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Ok so mist coating is a term bandied around quite a lot when decorating but do you actually know what mist coating is, how to do a mist coat and also when you need to do one? As always we have your back here at Decorating Centre Online and are here to teach you everything you need to know, without overwhelming you with too much technical info and putting it into a helpful set of steps!
To put it simply, a mist coat is a watered down coat of paint which is applied to fresh, dried, new plaster before you apply ‘full’ (non watered down) coats of paint. New plaster is a really permeable surface (which simply means it will soak up any moisture really quickly!) So watering down your first coat as a ‘mist coat’ will help the plaster to soak up the paint and create a bond between the new plaster and the paint. For new plaster it is critical that you start with a mist coat, which leads me quite nicely into my next section… what will happen if you don’t mist coat!
Really it's not an option not to do a mist coat as the consequences are quite the disaster! Without the mist coat you’re likely to have very poor adhesion between your paint and your plaster and quite often it will crack, flake or even peel off in sheets in some instances! As I mentioned, adding water to the first coat helps the plaster to really bond to the paint as it's able to soak it up due to the paint being thinner.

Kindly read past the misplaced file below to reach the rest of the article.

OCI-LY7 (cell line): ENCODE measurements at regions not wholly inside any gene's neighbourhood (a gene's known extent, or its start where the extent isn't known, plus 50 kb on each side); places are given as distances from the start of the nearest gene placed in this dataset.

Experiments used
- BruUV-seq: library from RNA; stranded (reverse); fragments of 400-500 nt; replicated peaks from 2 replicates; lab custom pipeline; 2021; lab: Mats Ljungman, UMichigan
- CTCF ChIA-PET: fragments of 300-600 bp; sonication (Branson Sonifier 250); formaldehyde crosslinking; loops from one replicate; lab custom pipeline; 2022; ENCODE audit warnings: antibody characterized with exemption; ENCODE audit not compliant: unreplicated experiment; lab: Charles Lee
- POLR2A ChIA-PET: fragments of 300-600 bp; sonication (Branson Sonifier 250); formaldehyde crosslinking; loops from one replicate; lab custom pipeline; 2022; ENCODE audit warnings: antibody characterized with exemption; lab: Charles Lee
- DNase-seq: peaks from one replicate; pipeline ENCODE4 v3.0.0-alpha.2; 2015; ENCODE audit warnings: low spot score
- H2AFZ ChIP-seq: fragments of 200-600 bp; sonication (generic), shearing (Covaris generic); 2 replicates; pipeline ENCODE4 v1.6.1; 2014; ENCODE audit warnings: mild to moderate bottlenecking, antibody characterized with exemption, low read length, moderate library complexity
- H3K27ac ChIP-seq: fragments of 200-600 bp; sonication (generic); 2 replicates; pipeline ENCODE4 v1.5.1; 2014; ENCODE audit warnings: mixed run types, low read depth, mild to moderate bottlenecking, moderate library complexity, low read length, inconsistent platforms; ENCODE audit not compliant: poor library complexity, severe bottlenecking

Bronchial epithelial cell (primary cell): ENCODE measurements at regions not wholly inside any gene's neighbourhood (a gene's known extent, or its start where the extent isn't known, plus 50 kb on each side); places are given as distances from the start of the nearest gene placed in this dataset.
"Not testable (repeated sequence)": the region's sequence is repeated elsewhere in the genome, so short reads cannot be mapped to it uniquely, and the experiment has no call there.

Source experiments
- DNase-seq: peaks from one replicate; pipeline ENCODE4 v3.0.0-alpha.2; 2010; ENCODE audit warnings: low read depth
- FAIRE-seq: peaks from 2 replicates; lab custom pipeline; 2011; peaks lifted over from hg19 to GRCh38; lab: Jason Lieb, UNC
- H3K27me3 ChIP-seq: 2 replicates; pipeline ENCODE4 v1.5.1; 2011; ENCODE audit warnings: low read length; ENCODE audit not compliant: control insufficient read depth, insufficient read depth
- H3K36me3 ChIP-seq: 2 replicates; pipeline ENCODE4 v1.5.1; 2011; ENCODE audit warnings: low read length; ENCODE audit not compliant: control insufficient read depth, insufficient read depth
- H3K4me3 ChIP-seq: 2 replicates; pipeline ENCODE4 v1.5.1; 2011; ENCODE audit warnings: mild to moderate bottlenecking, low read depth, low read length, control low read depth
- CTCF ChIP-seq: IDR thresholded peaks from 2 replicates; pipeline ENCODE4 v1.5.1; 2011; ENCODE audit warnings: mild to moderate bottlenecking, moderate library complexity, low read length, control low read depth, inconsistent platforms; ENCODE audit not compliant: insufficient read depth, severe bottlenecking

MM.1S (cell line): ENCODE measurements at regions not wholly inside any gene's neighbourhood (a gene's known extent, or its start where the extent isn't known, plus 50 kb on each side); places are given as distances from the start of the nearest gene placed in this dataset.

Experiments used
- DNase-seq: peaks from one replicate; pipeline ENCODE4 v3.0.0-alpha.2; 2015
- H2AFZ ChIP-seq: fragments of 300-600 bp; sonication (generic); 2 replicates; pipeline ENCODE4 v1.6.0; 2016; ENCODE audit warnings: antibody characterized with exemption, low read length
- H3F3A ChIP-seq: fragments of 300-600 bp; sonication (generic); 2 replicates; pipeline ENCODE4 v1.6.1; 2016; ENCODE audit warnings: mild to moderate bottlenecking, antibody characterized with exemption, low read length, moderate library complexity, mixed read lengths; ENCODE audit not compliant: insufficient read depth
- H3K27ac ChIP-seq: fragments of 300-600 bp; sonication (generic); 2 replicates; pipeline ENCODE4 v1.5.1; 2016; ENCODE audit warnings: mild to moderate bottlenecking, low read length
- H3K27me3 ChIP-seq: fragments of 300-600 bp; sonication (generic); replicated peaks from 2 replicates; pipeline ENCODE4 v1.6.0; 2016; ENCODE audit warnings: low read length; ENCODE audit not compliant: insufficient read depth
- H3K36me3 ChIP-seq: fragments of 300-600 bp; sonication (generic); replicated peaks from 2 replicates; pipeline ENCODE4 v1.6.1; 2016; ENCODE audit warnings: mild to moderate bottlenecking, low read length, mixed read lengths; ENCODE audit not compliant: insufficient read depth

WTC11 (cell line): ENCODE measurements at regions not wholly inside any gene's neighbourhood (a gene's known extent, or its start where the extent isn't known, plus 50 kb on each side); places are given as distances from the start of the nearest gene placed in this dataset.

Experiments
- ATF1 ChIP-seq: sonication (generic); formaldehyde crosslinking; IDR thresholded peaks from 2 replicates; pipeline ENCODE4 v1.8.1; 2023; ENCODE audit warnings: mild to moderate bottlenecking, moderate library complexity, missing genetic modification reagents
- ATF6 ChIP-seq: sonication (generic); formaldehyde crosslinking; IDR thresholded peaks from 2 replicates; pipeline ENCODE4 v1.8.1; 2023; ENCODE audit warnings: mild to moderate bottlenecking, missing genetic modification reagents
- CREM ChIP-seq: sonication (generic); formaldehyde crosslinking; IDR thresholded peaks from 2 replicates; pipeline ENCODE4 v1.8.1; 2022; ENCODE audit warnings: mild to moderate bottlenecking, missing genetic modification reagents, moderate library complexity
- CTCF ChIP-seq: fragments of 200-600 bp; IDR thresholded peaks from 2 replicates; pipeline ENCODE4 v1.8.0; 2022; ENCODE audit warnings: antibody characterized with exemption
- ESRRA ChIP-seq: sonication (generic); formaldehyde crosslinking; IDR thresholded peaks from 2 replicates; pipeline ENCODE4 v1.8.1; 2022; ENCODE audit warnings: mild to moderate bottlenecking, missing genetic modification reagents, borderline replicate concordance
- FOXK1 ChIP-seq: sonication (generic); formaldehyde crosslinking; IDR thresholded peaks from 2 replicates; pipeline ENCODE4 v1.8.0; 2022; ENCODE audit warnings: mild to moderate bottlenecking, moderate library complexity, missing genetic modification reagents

So now to the important part. We know what a mist coat is (a watered down coat of paint) and we know when we need to apply one (to newly plastered walls) now its key to understand how to apply a mist coat!
First up we need to understand what type of plaster you have as this will dictate the drying time of your new plaster and therefore the type of product you should be using on it!
1. Ensure your plaster is dry. Most new plaster in this day and age is a skim coat onto plasterboard and luckily dries out relatively quickly (you’re looking at 4 weeks tops!) If you want to speed up this process keep the air flowing in the room by opening windows and utilise your heating or a heater but remember to use this gently! If you don’t let the plaster dry out before you start you could end up sealing the surface which wouldn’t allow any water in the plaster out and could cause issues such as paint bubbling.
2. Select your paint! We can colour match any paint colour into any paint finish so your options here are endless! We have a helpful blog here covering which paint finishes we recommend depending on the room you’re decorating so if you’re not sure on which to go for, pop and give that a quick read! Most of our emulsions can be utilised as their own mist coat… don’t get sucked into marketing that names products ‘paint for new plaster’ etc as its really not necessary! The only products we sell that require a specific primer for new plaster are the Tikkurila Optiva emulsions (that use the Optiva Primer) or the Zinsser Perma White (which benefits from the Bullseye 123 in bathroom settings).